In the plan and diagrams above, you can see how we've adjusted the orientation of the containers to allow natural airflow through them during the warmest months. The plan also maximizes the views across the site and provides buffers from distant neighbors.
One of the advantages to working with shipping containers is the standardized dimensions of each unit. While having to work within specific dimensions may seem restrictive design, we find inspiration in the opportunities. Modularity gives us a rhythm of dimensioning to work with as well as a kit of parts which work together in different configurations. But the greater opportunity is what we can design in to juxtapose the inherent qualities of the module so that the result is not simply a stack of containers dropped onto earth, but architecture which uses juxtaposing ideas which bring out the best qualities of the home itself, but also one that breaks its own mold to become part of the landscape. One opportunity we can take advantage of, for example, is the space between containers. In the plan above, you can see how containers which shift and pull apart at a slight rotation can result in an interesting circulation space, leaving the container themselves to house living spaces. The connecting space can then become something unique in its own right. Further explorations come through various iterations and modifications of this plan and each is tested in the site.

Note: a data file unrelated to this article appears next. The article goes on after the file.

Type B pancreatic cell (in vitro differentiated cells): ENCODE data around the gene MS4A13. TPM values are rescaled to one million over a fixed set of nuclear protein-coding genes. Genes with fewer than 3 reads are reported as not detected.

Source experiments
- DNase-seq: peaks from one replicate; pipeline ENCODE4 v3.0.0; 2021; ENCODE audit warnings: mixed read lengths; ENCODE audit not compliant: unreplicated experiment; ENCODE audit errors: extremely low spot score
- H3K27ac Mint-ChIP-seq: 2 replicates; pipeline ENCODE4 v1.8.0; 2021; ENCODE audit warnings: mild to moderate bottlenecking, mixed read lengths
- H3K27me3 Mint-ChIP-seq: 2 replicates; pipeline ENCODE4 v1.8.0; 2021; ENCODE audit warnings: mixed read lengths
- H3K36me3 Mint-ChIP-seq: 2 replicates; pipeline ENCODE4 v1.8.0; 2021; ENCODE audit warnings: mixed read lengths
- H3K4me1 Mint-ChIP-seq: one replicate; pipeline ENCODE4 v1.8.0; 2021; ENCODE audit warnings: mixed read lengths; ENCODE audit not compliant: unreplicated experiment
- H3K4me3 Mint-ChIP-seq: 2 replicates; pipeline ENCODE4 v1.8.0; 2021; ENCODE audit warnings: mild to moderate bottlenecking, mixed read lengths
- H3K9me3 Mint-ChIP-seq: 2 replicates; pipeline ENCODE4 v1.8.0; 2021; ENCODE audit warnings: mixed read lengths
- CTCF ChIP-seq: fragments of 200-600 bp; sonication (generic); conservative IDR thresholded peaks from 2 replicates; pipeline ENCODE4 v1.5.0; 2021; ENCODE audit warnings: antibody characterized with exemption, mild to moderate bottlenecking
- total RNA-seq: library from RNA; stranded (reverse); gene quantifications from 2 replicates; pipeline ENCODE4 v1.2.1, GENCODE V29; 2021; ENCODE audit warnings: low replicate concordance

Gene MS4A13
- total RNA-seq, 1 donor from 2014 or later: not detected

Three versions are placed in the wind simulator in summer and winter.
With a little know how, we can use Photoshop as a site an analysis tool. How can this be? Well, the first thing we need to know is that most aerial imagery is shot during winter months when deciduous trees have dropped their leaves, so anything that is still green in the aerial is either coniferous, evergreen or in temperate climates like Florida, a deciduous tree that stays green all year such as a live oak. By adjusting the color histogram of the aerial we can tune up the difference between the colors of the ground and vegetation resulting in a more legible plant map. The brightest greens are pines, the darker greens are the oaks and the blue-greens are the “Florida rosemary”. The red areas are “dead” things, fallen leaves, pine needles and dormant grasses.
Using beta software from Autodesk, we imported a digital model and ran it through in a wind simulator using annual climate data. This image actually shows a 3D representation of wind speed over the land that can be adjusted to time of day and time of year. We can include affects and obstacles such as topography and vegetation to understand how these impact our siting of the residence to maximize natural ventilation.Next Post: We use this information to site our proto plan and evaluate the impacts of our orientation on both the site and our construction.